How Much Car Can I Afford?


When you’re buying a car, it doesn’t matter if it’s your first car or an upgrade. There are five things to factor in when calculating how much car you can afford. They are savings, income, DTI, credit score, and down payment amount.

woman in car

Your credit score affects what interest rate you get and will be a key factor when determining car loan approval or denial. However, the most important factors are mostly related to your income, your DTI ratio, and the total down payment amount you can afford (plus some possible hidden elements we’ll get to later).

“How much car can I afford?”, is a question asked by many car buyers. And it’s a great question because a car purchase is a big expense and you want to get it right. So grab a pen and some paper, and let’s talk about it.

1. How much do you have in savings?

Once you have paid your bills and bought essential items, what do you have leftover for savings? Is the amount pretty consistent? Lenders won’t look at this number so much, but it’s crucial information for you to know.

Get a number that you’re confident about and write it down. Then, when we start talking about debt-to-income ratio (DTI) and gross monthly income (GMI), you’ll want to see if this number matches up with what lenders think you can afford.

But at the end of the day, it doesn’t matter what other people think. Only you know what you can afford.

2. What’s your salary?

Ask any financial advisor, and most will tell you the same thing: 10% of your take-home pay is the maximum you should spend on a car. Although some say 20%, this number is likely too high for the average borrower with the average amount of monthly debt.

You probably think that 10% sounds like a low amount, but it’s actually even lower than you think. That 10% needs to include all car expenses — meaning you need to factor in:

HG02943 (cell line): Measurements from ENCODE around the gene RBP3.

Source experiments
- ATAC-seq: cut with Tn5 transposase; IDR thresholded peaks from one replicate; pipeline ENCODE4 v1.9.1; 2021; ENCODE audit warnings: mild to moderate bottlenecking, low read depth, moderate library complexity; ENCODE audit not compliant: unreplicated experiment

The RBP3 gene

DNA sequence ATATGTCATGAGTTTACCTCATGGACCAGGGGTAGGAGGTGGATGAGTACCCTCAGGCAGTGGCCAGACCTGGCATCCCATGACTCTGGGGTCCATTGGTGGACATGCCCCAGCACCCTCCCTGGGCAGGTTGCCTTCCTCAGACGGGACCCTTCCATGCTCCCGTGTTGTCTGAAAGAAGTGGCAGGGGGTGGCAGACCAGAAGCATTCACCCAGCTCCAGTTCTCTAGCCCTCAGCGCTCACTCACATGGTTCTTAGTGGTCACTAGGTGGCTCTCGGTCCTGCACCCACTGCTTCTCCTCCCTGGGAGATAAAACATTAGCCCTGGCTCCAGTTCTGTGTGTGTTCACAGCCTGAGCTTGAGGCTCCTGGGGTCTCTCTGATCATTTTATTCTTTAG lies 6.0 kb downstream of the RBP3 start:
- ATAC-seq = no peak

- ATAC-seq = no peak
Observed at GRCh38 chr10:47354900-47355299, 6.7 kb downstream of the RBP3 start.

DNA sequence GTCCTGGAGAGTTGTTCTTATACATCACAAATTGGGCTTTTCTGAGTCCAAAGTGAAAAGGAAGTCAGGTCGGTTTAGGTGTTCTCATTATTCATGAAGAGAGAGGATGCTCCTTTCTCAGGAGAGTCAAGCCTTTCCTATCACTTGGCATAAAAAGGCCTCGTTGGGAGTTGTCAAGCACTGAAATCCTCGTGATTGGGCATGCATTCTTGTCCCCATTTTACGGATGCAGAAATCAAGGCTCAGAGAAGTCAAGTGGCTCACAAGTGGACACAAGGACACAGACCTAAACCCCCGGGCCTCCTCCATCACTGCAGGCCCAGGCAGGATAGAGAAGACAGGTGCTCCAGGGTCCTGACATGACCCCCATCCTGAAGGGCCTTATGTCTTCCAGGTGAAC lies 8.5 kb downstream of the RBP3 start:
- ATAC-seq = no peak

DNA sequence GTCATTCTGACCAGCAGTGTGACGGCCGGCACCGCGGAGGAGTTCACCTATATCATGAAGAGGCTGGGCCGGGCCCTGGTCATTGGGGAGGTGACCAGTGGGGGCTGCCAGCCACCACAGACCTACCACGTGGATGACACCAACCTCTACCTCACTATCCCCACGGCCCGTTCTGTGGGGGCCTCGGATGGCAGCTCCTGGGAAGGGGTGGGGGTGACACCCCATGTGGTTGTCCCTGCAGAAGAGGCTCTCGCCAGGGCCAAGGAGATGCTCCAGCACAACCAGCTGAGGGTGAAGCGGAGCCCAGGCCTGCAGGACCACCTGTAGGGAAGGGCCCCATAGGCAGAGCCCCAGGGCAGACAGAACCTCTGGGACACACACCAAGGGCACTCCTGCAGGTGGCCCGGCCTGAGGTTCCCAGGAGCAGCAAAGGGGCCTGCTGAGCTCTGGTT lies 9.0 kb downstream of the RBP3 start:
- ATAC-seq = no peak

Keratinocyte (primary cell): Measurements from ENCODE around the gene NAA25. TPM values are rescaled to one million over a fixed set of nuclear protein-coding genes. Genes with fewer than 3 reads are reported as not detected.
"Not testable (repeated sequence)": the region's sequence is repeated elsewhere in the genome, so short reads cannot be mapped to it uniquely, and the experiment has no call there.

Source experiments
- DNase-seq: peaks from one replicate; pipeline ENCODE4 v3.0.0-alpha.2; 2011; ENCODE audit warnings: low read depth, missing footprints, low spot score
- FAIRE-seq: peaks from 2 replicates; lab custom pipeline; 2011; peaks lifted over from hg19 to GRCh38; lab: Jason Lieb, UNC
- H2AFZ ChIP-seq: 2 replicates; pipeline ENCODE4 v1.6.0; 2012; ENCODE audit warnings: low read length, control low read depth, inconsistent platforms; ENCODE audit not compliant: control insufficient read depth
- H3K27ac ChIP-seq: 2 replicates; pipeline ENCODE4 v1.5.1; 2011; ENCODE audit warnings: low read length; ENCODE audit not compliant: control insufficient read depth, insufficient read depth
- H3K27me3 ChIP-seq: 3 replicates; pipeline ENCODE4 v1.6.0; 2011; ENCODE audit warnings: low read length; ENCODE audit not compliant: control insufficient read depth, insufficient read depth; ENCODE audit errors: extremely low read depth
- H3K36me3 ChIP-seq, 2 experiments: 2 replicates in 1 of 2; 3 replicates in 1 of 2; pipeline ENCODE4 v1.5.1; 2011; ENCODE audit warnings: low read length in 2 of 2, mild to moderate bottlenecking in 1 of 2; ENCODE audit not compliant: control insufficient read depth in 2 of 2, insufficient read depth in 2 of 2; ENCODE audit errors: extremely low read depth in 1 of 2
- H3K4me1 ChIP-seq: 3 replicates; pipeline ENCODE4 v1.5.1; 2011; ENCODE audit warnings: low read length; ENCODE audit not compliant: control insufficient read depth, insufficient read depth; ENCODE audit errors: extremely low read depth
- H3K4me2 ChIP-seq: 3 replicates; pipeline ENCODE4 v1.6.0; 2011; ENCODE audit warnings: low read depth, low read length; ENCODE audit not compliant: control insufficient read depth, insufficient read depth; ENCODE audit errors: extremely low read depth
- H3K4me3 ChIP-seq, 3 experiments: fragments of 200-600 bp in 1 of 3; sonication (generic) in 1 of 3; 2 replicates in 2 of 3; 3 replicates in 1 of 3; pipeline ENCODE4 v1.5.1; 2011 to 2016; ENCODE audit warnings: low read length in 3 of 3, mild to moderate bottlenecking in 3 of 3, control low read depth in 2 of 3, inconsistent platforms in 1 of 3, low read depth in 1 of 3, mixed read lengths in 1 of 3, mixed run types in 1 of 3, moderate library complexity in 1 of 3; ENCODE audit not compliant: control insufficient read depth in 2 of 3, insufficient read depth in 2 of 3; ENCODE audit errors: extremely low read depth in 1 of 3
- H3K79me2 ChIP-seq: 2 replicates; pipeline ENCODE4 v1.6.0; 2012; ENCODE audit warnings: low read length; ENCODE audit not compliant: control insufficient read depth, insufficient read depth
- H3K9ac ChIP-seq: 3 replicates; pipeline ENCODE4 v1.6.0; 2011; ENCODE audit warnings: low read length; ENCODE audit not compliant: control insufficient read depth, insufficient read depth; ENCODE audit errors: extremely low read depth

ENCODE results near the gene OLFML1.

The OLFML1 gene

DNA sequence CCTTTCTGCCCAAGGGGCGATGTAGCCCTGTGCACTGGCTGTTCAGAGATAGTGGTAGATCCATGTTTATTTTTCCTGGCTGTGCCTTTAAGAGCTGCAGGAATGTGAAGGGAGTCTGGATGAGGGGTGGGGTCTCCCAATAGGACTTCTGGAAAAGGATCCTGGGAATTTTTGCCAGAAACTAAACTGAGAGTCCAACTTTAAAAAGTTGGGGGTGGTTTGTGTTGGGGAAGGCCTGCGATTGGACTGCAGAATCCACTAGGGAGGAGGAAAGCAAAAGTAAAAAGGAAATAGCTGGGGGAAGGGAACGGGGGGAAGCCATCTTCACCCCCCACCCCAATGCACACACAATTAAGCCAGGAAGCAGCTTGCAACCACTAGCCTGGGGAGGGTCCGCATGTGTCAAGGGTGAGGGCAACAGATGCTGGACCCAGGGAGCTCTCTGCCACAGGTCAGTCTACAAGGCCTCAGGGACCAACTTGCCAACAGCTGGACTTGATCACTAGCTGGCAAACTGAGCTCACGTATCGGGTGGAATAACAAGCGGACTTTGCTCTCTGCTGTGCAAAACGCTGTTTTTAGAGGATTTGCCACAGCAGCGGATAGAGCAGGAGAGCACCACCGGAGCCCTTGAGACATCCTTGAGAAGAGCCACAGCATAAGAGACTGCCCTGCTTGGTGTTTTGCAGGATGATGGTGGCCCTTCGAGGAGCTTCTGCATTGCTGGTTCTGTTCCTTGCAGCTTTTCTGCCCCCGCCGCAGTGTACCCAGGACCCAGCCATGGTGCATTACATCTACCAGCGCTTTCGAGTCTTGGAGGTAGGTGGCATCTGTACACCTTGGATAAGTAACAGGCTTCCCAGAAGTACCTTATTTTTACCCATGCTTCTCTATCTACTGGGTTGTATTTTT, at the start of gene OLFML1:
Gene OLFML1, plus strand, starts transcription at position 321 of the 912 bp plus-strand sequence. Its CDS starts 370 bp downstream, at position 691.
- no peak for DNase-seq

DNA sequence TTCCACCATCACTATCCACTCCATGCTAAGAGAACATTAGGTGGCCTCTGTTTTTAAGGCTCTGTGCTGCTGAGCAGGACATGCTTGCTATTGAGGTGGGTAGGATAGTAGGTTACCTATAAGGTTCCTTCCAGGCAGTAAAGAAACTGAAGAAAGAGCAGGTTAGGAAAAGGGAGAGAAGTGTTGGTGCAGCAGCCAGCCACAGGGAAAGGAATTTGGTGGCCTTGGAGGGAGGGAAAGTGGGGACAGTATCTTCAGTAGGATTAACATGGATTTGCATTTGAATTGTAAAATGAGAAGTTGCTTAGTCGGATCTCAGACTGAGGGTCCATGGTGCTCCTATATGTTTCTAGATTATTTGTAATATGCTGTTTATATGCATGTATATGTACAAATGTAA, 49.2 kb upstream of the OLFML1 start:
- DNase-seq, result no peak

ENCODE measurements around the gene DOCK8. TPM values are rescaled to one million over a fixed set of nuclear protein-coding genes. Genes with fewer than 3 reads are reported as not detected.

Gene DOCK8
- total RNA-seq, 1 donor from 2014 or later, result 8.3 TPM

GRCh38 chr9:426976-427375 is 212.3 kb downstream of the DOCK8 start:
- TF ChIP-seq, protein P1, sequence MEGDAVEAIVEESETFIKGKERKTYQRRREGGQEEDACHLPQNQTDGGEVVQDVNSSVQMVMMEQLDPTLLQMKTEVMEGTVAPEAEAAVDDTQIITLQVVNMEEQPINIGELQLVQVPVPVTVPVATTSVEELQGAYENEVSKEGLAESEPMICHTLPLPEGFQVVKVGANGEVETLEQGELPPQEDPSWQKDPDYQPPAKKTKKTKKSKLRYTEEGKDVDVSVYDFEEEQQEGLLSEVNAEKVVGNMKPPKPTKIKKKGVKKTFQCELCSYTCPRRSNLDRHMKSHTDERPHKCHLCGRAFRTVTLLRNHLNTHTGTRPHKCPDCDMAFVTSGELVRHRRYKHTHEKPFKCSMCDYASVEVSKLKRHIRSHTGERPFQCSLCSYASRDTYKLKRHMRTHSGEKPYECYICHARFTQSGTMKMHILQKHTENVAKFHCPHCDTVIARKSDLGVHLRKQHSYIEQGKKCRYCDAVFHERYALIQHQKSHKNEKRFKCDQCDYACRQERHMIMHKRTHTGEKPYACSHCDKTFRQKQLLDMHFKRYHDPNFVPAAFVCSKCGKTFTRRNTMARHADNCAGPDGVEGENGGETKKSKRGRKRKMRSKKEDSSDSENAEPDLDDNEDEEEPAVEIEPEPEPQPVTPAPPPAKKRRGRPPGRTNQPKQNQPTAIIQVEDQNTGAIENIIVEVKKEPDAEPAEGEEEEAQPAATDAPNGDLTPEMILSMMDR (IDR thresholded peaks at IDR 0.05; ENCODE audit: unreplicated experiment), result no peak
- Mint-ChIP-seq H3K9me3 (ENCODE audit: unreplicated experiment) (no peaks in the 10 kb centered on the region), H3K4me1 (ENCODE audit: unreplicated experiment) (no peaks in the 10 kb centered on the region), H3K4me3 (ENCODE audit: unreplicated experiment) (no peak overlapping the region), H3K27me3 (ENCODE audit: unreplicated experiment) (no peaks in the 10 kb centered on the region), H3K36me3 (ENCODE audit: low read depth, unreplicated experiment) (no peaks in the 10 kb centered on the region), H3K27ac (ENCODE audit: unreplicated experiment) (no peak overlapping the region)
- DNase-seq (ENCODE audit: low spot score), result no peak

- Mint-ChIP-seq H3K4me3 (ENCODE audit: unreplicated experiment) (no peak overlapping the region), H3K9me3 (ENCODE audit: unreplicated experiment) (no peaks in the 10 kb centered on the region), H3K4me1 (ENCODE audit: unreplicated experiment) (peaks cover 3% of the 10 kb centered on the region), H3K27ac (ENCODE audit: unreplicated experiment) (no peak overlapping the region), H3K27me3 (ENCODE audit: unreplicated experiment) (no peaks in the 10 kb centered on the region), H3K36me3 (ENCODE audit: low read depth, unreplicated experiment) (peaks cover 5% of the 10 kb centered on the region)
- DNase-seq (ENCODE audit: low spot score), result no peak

• Principal
  • Interest
  • Car Insurance
  • Sales tax
  • Registration fees
  • Documentation fees
  • Routine maintenance (oil changes, tire rotations, alignments, brake pads, etc.)
  • And, most importantly, gas

It’s tempting not to factor in gas, but you need to. Unfortunately, brushing it aside is what leads many people to overuse their credit cards.

You also need to keep in mind that both interest and auto insurance vary with the type of car you get (used versus new). So if you buy something old with a bad safety rating, you might pay for it in more ways than one.

How to Calculate Gross Monthly Income

Your GMI is what you make before anything is taken out, such as taxes, insurance, or any other deductions you may have. It’s the most important factor when determining how much car you can afford.

If you are salaried, all you need to do is take your annual salary and divide it by 12.

If you are paid hourly, you first need to determine how much you make a year. To do this, take the number of hours you work a week and multiply it by how much you make an hour. Then multiply that number by 52 (the number of weeks in a year). Lastly, divide the final number by 12.

Hourly pay x hours per week x 52 ÷ 12 = GMI

If you work a lot of overtime on a routine basis or receive an annual bonus, then yes, you can use those amounts to calculate your gross income per month. Whatever the amount, estimate how much you received the previous year, divide it by 12, and add it to your GMI.

3. Debt-to-Income (DTI) Ratio